The alternative to locally-grown seasonal produce is produce that's been imported, frozen, or otherwise stored to maintain a semblance of 'freshness', ready to be distributed and sold out of their respective seasons.

Benefits of eating seasonally for your health

Heaped seasonal fruits including grapes, citrus fruit and watermelon

1. It's more nutrient-dense

When you eat fruits and vegetables in their natural season, they're likely to be more nutrient-dense — as they're been harvested at their peak ripeness, they're able to fully develop their full nutrient profile.

Many kinds of fruit are harvested before they're ripe and then artificially ripened many months later. This has the benefits of providing 'fresh' produce throughout the year, but vastly decreases their nutritional content.

Alternatively, some of our fresh fruits and veg are frozen to be defrosted later (which, surprisingly, doesn't really make them fresh any more). This has been shown to decrease their nutritional content by up to 80% of their seasonal counterparts.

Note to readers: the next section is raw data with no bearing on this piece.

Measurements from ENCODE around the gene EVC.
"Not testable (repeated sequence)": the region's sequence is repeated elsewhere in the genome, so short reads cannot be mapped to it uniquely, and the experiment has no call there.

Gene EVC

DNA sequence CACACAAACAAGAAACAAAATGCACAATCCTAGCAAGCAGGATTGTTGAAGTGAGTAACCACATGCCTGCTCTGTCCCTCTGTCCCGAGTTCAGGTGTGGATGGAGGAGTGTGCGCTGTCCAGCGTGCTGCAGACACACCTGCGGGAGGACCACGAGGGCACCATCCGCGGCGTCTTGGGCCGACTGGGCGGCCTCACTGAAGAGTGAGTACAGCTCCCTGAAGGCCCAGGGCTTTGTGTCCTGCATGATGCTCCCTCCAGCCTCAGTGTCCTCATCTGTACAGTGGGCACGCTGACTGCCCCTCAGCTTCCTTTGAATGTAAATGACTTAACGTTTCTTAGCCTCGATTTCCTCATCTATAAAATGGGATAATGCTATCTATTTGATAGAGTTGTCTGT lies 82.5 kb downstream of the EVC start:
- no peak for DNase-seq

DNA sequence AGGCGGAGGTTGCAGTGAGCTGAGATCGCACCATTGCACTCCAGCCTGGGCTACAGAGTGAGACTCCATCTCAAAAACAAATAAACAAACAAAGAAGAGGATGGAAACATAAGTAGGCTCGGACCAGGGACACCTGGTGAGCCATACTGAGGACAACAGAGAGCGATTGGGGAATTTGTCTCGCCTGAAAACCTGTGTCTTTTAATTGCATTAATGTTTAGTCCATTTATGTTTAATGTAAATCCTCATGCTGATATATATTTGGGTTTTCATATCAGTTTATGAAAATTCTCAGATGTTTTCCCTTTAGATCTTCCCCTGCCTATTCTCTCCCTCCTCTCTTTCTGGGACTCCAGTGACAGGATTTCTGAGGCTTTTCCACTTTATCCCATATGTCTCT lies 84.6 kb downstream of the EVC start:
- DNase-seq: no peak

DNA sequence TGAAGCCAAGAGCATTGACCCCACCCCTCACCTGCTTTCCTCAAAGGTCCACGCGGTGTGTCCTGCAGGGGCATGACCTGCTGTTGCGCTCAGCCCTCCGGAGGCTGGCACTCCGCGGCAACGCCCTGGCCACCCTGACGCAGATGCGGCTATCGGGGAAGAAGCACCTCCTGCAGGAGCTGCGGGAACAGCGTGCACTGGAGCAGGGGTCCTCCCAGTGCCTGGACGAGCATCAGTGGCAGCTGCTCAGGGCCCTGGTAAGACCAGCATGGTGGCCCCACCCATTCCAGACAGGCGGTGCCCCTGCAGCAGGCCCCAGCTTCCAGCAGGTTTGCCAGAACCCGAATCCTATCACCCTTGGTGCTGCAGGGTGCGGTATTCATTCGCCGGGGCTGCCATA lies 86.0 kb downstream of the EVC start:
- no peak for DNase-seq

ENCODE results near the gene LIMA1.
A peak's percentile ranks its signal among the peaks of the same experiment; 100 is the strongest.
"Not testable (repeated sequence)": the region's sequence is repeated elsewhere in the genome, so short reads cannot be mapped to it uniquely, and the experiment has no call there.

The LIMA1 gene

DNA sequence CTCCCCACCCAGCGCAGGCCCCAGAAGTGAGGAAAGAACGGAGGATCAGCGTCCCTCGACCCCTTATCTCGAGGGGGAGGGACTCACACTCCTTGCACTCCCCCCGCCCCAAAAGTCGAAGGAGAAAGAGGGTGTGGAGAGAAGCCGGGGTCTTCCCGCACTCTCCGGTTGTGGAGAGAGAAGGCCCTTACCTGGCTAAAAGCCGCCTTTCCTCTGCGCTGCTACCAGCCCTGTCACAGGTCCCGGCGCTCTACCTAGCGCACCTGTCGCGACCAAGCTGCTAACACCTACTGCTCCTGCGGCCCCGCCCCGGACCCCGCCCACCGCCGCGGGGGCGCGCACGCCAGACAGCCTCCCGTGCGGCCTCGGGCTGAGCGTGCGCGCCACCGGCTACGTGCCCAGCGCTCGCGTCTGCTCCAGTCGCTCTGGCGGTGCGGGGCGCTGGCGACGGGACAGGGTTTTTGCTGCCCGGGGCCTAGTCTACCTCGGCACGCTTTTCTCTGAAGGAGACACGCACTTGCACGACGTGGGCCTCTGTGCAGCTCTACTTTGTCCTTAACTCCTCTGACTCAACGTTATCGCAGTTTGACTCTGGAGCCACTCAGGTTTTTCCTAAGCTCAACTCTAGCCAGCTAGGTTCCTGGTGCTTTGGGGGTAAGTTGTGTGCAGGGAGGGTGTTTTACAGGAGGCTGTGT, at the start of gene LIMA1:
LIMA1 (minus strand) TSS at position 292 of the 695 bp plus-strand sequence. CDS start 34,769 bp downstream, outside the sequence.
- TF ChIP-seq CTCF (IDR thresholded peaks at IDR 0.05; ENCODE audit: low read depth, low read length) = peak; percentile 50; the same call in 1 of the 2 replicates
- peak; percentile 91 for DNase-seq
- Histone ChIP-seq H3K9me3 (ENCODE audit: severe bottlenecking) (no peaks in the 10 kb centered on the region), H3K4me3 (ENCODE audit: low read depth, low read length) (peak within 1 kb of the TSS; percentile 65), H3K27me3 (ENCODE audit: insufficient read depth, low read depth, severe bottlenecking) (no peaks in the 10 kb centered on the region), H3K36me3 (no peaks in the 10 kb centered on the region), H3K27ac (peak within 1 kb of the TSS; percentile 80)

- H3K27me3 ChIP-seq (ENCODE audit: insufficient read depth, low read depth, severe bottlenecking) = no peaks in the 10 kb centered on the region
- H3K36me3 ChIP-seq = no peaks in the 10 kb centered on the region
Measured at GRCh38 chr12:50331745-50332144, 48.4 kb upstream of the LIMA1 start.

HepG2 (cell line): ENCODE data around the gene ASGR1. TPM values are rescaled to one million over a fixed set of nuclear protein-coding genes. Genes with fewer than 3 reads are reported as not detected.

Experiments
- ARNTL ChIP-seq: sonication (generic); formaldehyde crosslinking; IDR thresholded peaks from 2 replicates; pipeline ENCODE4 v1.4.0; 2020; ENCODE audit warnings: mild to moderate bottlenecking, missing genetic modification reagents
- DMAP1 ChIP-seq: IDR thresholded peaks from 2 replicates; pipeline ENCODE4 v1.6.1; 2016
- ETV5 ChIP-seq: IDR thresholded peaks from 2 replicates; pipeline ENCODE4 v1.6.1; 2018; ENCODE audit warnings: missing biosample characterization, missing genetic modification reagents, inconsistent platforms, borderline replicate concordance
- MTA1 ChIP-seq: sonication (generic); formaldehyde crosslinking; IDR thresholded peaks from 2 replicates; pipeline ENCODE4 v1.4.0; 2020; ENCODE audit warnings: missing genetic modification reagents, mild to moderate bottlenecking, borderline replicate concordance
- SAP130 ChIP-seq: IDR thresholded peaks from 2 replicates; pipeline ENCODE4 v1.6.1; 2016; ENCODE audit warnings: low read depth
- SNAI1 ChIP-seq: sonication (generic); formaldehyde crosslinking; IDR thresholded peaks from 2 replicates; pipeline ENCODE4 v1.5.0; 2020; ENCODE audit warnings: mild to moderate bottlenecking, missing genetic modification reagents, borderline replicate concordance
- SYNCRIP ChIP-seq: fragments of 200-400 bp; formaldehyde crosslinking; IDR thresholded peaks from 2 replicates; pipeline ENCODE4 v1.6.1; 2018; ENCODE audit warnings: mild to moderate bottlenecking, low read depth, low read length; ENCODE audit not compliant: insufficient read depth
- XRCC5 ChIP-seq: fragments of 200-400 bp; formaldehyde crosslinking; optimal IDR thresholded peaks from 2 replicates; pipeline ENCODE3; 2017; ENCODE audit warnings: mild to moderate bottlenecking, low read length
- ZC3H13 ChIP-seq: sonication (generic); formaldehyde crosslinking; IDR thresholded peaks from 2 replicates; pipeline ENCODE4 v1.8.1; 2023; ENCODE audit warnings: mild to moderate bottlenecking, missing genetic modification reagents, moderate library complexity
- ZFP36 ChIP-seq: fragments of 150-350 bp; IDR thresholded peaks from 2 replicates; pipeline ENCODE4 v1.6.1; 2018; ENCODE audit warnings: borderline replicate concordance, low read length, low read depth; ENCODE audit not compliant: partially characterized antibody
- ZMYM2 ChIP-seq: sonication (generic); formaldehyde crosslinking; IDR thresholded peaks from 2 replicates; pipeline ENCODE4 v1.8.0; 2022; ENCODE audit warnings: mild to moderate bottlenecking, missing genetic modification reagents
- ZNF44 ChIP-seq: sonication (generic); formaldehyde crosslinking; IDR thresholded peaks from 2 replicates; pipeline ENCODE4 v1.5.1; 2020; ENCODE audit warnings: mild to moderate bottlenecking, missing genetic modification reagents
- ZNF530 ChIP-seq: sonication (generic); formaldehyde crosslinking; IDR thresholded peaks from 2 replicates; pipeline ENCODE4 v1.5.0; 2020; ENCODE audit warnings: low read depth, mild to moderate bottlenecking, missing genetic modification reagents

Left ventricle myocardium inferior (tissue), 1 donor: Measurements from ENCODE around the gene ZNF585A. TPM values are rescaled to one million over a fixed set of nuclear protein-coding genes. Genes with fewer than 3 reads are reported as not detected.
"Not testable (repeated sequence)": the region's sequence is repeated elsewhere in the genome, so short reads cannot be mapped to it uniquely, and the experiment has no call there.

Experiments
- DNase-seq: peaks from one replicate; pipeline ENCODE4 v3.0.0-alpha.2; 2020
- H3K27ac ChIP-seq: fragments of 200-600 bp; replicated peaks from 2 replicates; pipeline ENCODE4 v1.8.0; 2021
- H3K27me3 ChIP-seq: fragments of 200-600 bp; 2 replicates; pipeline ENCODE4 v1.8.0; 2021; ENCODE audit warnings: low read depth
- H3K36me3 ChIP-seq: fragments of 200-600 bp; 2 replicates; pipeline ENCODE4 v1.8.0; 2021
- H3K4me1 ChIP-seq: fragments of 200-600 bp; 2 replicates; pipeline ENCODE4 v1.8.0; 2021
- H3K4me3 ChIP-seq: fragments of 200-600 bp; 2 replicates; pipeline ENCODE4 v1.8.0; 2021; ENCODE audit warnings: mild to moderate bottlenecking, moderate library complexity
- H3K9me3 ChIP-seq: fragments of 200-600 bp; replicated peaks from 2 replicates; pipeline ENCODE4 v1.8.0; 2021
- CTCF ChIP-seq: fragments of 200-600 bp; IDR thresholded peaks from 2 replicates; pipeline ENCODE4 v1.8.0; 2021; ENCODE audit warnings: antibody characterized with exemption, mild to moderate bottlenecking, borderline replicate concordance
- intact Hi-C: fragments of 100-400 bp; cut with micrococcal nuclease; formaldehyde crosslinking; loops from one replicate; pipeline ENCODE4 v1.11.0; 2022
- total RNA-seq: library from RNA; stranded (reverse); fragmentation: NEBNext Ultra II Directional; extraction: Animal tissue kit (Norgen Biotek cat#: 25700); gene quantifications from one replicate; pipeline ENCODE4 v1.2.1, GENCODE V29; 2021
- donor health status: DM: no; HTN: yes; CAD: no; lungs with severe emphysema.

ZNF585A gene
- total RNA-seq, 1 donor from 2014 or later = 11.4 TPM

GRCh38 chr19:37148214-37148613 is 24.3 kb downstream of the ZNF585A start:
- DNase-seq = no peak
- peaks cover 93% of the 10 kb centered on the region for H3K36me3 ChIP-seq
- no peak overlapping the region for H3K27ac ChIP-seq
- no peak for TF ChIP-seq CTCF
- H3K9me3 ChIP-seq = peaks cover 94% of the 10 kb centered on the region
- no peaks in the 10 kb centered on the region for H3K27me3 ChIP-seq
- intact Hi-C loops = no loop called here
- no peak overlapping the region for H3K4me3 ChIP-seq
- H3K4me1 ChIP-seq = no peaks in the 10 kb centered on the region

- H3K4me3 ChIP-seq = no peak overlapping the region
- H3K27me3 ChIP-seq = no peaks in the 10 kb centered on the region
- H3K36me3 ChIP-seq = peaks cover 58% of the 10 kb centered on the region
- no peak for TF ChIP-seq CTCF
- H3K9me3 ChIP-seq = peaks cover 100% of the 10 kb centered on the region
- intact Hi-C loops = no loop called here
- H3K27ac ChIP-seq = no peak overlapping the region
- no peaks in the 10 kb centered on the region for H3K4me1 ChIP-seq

2. It tastes better

Similar to the above, when you harvest produce at their natural ripeness, you're also catching them at the peak of their flavour and texture. For many fruits, this is due to being able to produce and develop their natural sugars — with the same being said of some vegetables, such as carrots too!

You've probably encountered this before, biting into an overly-sour kiwi or a bland pear.

Equally, seasonal produce is more likely to have been grown locally, and have had to travel a shorter way to get from our fields, to our shelves, to our kitchens. This has the added benefit of keeping the produce fresher for longer, and closer to that peak ripeness that's oh-so-important.

3. More variety!

When you're eating seasonally, you're not boxing yourself into the same vegetables every single meal. Variety is the spice of life, some might say. Eating a variety of fruit and veg exposes you to different nutrient profiles, new tastes and new recipes. And who knows, maybe you'll find some new favourite too?